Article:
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3 ways to improve your small business’ online security

December 2, 2016 • Cloud Computing, Opinion, Security

Small business owners need to cyber-security to the list of priorities now - and protect company’s valuable information. (image: perspec_photo88)

Small business owners need to cyber-security to the list of priorities now – and protect company’s valuable information. (image: perspec_photo88)

Cyber security is a growing concern for South African businesses. PwC’s 2016 Global Economic Crime Survey shows that cyber-crime is South Africa’s second most reported economic crime: 32% of local companies reported an online security breach in the last two years. While 61% of CEOs are concerned about cyber-crime, only 37% of businesses have an incident response plan in place. Most businesses are thus not adequately prepared for a cyber-attack and could suffer irreparable financial losses and reputational damage as a result.

As a small business owner, you’re juggling many balls at once; HR, customer relationships, sales pipeline and budget forecasts to name but a few. If you haven’t already, you need to add cyber-security to your list of priorities now – and protect your company’s valuable information.

Here are three practical tips to help you minimise the risk of data breaches and beef up your internal cyber-security measures.

Add protective layers

Multi-factor authentication may sound like a mouthful but essentially what it does is add an additional layer of protection when logging into your systems. An online username and password is a standard security measure, like a lock and key on a door. Multi-factor authentication is the deadbolt.

Sophisticated cyber-criminals are increasingly able to hack basic login details, but should they gain access to your company or customer passwords, multi-factor authentication will ask them to provide further proof of identity. This could be a unique code sent to a different device or even a fingerprint. If your passwords are compromised, this extra step will reduce the risk of a systems breach and protect both your business’ and customers’ information.

Know where your assets are

Taking stock of your business’ assets refers to more than just your computers, printers and other hardware. You need to keep track of your non-physical assets too, such as personal customer information, organisational strategy and financial data. Having an eye on this at all times is an integral part of your cyber-security efforts.

Not only do you need to know where your most valuable information is stored, you need to understand how it flows in and out of your systems and make doubly sure that there is no way it can leak out unnoticed.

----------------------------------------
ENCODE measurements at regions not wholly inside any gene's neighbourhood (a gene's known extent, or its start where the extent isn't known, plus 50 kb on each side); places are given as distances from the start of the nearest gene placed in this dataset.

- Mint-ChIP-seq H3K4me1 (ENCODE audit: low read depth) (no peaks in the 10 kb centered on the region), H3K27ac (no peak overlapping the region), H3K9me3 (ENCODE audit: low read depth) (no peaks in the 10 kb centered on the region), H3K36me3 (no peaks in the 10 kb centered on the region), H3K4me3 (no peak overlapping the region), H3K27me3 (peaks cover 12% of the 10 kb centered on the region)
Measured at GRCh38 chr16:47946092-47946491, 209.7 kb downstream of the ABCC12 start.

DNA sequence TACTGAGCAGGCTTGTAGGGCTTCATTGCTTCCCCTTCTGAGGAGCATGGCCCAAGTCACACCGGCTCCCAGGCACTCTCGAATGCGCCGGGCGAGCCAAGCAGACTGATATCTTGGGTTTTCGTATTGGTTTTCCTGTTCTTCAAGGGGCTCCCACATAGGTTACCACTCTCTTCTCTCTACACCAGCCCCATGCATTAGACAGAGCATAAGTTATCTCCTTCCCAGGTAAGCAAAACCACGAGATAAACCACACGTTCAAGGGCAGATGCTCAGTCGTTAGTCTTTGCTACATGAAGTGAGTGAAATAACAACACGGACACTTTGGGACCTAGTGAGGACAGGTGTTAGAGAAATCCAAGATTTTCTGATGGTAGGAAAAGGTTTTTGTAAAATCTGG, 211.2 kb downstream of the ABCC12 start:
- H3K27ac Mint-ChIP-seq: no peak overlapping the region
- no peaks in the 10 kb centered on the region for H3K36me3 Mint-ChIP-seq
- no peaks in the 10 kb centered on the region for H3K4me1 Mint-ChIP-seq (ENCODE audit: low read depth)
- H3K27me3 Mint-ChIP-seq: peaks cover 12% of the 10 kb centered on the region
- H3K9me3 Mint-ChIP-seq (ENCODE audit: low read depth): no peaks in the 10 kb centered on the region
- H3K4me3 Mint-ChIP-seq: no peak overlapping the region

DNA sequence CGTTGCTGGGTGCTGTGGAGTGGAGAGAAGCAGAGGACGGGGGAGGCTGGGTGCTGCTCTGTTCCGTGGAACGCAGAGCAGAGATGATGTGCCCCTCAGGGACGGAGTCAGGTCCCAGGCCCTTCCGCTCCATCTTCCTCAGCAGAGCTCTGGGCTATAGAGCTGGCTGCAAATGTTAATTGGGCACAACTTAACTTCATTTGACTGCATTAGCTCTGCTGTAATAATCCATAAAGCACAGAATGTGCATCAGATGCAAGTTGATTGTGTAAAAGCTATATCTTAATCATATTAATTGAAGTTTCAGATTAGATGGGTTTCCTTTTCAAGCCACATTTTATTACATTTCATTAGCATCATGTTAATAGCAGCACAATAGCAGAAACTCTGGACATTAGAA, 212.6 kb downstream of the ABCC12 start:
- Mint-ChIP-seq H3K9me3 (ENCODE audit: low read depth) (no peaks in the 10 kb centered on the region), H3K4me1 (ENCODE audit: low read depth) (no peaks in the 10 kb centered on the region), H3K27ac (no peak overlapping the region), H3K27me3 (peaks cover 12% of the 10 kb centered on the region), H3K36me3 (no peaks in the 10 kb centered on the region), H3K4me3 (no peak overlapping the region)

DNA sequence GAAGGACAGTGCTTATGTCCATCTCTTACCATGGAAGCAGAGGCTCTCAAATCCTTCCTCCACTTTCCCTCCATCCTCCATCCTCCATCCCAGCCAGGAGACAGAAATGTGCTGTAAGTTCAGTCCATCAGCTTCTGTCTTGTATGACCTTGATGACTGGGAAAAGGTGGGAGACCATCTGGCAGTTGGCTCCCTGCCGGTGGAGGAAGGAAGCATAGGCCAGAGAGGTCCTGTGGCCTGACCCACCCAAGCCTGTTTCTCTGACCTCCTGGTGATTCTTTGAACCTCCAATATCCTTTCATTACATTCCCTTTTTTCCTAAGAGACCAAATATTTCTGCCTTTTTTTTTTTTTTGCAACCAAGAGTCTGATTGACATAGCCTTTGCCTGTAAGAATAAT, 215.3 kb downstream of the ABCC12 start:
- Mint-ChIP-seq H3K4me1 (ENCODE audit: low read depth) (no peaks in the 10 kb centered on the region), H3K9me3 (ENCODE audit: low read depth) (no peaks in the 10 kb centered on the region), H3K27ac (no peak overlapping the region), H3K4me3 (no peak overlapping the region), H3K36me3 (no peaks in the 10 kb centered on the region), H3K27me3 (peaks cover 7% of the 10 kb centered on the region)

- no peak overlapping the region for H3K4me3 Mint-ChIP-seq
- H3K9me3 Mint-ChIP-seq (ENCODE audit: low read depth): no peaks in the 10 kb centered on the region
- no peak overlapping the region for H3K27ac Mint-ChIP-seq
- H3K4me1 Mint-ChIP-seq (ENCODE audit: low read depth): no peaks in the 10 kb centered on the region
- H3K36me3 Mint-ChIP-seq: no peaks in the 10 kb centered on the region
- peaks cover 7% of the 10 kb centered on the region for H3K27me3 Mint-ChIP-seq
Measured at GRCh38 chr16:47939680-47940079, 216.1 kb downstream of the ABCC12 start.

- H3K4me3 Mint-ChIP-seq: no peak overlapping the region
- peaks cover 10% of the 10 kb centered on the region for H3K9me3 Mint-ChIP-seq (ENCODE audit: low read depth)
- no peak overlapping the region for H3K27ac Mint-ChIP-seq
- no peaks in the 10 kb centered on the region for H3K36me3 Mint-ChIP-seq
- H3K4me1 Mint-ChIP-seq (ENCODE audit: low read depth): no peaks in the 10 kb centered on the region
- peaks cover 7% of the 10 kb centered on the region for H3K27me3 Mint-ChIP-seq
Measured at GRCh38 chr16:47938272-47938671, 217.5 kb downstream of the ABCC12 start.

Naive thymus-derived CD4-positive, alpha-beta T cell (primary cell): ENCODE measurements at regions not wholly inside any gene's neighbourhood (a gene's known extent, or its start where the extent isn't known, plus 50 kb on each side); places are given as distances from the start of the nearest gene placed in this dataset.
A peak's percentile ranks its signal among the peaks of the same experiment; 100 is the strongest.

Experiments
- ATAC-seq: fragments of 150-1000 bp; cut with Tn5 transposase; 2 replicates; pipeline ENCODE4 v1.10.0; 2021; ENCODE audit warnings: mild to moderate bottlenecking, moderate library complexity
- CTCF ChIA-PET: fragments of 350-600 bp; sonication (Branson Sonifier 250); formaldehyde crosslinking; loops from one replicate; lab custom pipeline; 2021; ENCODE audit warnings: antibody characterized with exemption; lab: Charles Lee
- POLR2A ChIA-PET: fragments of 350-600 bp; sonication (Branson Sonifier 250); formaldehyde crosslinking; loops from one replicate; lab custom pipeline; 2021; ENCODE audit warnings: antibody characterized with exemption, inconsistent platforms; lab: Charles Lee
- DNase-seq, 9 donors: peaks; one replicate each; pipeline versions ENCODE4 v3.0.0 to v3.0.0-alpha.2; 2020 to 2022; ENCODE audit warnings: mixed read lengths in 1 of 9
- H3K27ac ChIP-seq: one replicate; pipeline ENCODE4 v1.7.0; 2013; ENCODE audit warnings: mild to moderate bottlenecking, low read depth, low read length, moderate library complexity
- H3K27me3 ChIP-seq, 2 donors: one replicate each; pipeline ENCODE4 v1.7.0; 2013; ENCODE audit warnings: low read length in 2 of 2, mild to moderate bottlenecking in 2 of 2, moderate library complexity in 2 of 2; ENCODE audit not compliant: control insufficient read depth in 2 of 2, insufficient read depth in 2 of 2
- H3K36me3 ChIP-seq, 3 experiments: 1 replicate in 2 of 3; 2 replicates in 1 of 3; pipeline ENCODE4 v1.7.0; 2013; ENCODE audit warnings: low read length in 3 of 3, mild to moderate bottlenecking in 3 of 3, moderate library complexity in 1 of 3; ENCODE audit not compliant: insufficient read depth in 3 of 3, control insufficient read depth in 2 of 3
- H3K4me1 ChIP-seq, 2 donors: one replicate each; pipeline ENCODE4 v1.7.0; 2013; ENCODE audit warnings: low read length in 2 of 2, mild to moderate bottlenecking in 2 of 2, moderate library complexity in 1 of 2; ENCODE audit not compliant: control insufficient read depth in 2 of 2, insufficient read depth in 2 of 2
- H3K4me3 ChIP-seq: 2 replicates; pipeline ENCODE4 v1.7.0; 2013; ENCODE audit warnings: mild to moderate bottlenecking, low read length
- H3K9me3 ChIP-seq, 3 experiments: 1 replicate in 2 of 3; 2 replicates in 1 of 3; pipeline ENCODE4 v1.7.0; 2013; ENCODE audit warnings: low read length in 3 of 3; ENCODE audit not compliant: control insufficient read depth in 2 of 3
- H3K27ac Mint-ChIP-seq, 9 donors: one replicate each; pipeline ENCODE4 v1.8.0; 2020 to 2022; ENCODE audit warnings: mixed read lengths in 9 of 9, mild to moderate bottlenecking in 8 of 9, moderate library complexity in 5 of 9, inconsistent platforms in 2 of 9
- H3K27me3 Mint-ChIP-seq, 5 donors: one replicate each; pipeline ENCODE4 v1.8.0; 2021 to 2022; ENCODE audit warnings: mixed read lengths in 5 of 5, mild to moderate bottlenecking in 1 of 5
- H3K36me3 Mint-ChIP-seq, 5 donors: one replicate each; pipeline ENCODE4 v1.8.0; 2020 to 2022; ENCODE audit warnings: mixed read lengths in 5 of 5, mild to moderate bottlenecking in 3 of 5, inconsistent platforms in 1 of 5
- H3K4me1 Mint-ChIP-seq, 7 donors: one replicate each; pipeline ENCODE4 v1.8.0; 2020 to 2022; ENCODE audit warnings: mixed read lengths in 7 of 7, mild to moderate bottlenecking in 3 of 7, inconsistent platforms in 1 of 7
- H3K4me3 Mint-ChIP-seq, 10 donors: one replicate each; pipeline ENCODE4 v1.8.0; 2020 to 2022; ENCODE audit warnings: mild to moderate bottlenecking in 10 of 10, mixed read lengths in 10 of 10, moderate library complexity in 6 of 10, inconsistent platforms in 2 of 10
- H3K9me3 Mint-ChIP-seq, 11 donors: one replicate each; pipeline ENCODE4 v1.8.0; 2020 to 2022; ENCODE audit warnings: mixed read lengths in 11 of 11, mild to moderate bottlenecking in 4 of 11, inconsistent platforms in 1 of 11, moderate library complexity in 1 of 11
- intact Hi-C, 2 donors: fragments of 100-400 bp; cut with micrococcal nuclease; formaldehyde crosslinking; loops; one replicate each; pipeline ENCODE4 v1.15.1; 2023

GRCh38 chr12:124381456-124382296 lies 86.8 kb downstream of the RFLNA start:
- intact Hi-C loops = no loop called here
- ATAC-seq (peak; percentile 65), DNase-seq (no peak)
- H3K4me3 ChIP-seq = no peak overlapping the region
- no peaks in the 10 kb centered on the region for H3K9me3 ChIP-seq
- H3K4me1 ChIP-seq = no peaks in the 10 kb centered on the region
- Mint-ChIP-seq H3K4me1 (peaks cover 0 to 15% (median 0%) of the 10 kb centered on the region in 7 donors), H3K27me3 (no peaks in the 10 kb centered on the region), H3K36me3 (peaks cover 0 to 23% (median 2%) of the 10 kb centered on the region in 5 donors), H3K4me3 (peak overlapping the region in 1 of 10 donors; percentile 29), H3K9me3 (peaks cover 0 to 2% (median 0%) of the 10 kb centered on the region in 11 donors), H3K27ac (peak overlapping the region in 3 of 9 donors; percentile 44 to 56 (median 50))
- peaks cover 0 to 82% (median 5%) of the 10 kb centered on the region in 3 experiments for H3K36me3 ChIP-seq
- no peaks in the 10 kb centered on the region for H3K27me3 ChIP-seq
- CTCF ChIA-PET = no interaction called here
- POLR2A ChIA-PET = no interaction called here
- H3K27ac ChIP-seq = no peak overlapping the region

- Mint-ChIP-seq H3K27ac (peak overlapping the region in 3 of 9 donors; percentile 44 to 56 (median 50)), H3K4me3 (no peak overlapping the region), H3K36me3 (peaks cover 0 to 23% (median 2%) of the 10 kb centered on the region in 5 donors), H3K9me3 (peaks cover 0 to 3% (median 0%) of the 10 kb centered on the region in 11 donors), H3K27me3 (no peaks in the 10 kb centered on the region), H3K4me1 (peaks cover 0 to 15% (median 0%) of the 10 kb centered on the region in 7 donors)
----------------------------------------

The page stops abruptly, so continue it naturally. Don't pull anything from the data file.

Even if your assets are stored safely, access to them could be compromised. Former employees or ex-customers are often able to access business systems long after they have left. This is a risky oversight that can leave your business wide open to an attack. Keep your assets safe by monitoring who has access to them.

Keep your computer clean

A clean screen is one thing, but what you really need to focus on is your business’ software. Small businesses are notorious for poor computer hygiene and this can hugely compromise their online security. To overcome this, you need to make sure that each and every one of your business’ devices is up-to-date on every level.

With valuable information accessible via a number of different devices, you’ll need good, up-to-date anti-virus software. What’s more, make sure that your employees are not all using the same passwords and are updating them regularly. Don’t assume that your staff understand the risks of cyber-crime, give them proper training that covers data security best practices and how to choose secure passwords and identify phishing scams. If in any doubt, it’s worth having a comprehensive data security policy in place to guide all your business operations.

Although some business owners are nervous about cloud security, moving from desktop software to cloud technology allows you to store and access your business data safely and remotely. Small business owners can also leverage teams of experts who are constantly working to tighten up security within the ecosystem and ship updates. Cloud tech like Software as a Service (SaaS) can be updated automatically and if any data is compromised, it can be recovered from an external source.

An unsecured computer is like leaving your front door open, welcoming the cyber-criminals to walk right in. If you take proper security precautions, keep all your doors double-locked and your staff up-to-speed, your data will stay safer.

By Gary Turner, , MD EMEA, Xero


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